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How to Write a Letter of Interest

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Initiate Contact with a Prospective Employer or Grant Maker

A letter of interest allows you to introduce yourself or your organization. This is sometimes called a letter of intent, and it explains to the recipient the action you plan to take.

When Do You Write a Letter of Interest?

As part of the job search process, you might write a letter of interest to a company that is hiring but has not posted specific job openings. It's a way to get your foot in the door to arrange an informational interview, explore opportunities within the company and figure out if you would be a good fit in the organization.

As part of the grant-writing process, letter of interest briefly summarizes the purpose for which you will be seeking funds and lets the grant maker know you intend to submit a complete application package.

General Letter Format

Format the letter of interest like a standard business letter:

  • Block or semi-block formatting
  • 1-inch margins
  • Easy-to-read font, such as Times New Roman or Arial, point size 12
  • Plain paper or personalized stationery if writing to a prospective employer; use organization's letterhead for a grant maker

A letter of interest should never be longer than a single page. If you're invited to submit a resume or application, or asked to come in for an interview, you can provide more information at that time.

Writing as a Job Seeker

State your purpose in the first sentence of the letter. If you are exploring possible job opportunities, you might reference your current (or recent) job title and cite a brief fact about an achievement. For example, you might say: "As assistant manager of a large retail department, I helped boost revenues by 12 percent last quarter." Write a brief second paragraph to provide supporting details. Use bullet points to make the information stand out and easy to read. List three or four accomplishments related to the position you seek, as in these examples:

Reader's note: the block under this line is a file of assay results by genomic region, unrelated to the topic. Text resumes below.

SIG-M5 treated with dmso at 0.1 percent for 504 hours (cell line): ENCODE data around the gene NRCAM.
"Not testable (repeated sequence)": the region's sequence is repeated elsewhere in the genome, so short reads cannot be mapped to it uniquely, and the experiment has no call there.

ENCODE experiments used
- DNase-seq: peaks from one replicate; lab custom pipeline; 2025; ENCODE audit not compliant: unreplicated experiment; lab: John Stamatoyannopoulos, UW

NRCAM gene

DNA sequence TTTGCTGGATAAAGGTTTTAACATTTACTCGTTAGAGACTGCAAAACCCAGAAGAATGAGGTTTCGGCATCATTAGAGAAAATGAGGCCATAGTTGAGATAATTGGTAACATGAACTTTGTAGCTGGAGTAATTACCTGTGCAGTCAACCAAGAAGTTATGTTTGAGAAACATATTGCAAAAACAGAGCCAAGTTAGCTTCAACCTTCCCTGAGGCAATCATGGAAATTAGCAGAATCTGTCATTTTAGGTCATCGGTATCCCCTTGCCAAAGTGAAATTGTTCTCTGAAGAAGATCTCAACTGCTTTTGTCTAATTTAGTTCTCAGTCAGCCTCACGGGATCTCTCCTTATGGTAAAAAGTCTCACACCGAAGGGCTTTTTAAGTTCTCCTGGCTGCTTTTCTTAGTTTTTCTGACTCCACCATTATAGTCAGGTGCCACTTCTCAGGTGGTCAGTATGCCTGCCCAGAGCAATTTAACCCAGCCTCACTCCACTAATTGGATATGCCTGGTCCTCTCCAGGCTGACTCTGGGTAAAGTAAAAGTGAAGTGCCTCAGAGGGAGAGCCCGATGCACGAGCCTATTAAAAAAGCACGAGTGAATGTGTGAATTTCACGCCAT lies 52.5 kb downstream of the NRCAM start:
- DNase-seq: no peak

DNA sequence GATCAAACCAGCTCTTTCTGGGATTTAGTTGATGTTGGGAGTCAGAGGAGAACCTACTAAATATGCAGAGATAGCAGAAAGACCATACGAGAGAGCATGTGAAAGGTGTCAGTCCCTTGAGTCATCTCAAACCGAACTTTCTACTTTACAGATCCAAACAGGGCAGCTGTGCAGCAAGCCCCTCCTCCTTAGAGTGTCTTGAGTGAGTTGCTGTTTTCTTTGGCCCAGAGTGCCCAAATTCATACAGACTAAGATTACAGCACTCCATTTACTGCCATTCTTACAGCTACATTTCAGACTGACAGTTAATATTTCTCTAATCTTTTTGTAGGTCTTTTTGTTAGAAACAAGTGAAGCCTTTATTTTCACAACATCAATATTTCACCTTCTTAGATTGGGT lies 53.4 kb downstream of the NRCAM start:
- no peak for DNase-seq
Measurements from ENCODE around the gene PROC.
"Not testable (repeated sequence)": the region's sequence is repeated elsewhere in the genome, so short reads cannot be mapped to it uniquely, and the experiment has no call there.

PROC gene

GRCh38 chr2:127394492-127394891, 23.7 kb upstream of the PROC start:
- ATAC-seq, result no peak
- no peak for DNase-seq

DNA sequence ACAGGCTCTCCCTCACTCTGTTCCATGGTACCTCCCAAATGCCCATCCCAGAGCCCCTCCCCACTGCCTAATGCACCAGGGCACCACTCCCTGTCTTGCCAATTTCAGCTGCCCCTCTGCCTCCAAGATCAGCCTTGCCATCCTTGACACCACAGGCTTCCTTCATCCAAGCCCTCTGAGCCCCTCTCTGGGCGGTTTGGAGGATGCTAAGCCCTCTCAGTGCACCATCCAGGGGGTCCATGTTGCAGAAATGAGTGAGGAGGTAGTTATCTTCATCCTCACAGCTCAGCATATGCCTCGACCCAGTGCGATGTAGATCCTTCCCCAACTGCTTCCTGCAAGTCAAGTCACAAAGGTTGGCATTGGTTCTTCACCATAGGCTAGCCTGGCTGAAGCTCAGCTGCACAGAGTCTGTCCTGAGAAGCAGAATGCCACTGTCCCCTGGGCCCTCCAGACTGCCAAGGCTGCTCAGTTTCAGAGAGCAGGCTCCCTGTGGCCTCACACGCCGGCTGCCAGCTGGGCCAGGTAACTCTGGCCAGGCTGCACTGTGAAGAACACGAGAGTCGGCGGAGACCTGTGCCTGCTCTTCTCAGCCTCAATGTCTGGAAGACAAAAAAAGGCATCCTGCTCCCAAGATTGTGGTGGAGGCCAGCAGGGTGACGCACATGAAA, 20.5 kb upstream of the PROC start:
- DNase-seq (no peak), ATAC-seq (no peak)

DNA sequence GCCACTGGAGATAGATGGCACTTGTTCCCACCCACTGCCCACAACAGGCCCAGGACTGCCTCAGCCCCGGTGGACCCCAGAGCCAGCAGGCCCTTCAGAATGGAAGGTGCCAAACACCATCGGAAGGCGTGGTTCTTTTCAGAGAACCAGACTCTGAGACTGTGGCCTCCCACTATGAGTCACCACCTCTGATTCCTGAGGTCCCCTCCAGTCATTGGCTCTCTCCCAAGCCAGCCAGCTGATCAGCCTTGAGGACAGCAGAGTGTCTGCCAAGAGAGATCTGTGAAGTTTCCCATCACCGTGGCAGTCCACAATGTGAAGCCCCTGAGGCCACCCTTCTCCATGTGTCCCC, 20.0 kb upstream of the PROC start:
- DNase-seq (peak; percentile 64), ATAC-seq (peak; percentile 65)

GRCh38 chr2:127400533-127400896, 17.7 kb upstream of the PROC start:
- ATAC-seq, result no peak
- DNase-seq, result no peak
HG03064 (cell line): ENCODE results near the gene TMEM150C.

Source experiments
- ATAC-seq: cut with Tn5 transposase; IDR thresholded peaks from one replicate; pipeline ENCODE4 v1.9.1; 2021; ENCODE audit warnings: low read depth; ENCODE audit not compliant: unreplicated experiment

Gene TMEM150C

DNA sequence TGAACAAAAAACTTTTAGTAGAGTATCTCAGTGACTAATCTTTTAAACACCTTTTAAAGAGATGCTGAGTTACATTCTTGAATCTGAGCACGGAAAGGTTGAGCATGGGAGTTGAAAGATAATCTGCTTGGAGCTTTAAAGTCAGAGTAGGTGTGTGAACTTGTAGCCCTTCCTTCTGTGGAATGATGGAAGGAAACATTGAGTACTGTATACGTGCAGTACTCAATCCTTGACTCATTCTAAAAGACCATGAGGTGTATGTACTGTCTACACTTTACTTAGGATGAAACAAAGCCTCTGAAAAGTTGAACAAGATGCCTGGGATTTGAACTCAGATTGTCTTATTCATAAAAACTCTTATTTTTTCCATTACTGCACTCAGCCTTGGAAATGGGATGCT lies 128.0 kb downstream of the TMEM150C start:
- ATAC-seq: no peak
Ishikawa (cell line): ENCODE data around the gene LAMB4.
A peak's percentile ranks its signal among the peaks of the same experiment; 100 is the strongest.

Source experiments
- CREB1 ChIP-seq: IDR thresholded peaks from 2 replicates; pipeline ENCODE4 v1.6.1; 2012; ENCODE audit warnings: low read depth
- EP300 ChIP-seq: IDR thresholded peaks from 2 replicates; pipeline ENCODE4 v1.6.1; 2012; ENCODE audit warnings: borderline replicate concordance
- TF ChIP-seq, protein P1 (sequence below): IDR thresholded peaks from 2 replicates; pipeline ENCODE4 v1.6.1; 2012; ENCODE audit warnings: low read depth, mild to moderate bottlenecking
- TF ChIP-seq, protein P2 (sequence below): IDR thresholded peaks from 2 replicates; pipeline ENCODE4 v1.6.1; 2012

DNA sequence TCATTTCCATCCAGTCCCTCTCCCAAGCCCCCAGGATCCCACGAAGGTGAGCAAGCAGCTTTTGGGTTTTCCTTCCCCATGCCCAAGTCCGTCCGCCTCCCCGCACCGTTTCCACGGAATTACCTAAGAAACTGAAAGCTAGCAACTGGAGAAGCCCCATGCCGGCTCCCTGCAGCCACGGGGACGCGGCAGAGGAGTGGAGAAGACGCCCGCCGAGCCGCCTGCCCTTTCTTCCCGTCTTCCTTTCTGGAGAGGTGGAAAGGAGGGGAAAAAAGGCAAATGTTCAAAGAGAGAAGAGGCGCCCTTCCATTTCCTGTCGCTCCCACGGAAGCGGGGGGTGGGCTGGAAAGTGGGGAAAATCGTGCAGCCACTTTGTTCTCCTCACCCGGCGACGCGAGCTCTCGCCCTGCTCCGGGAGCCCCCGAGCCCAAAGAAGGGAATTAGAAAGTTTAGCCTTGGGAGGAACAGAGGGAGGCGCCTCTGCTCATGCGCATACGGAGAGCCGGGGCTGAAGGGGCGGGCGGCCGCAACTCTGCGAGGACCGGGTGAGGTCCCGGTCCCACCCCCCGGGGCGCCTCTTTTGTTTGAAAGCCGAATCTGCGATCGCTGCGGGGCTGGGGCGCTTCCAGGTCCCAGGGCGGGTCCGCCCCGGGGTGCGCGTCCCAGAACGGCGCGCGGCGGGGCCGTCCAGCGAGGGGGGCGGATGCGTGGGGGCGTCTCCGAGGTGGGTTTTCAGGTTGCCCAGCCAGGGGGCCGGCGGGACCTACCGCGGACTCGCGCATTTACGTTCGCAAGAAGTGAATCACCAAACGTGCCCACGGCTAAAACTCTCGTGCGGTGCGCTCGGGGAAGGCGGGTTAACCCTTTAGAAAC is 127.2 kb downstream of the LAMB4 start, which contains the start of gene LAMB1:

• Twice earned "Employee of the Month" distinction
  • Streamlined ordering process by creating product database
  • Increased sales revenues by 8 percent.

Writing to a Grant Maker

For a letter of interest to a grant maker, briefly describe your organization and specify the dollar amount of the grant being sought. For example, "The XYZ Foundation provides meals to hungry children in the Chicago metropolitan area and respectfully requests $25,000 from the ABC Company to continue this important mission in the next year." Use a second paragraph to offer some statistics about the work done by your organization. You might include the number of meals provided, for example, or dollars raised for a cause.

Grant makers use letters of intent to weed out grant seekers whose purpose or dollar requests are outside their scope. They also use letters of intent to gauge response to their request for proposals, so they can ensure sufficient staff will be available to read through the applications they receive.

In Closing

Close the letter with a short third paragraph that includes a call to action. You might let the person you're writing know that you will follow up with a phone call within the week or that you plan to submit an application.


Denise Dayton is a a freelance writer who specializes in business, education and technology. She has written for, Library Journal, The Searcher, Bureau of Education and Research, and corporate clients.

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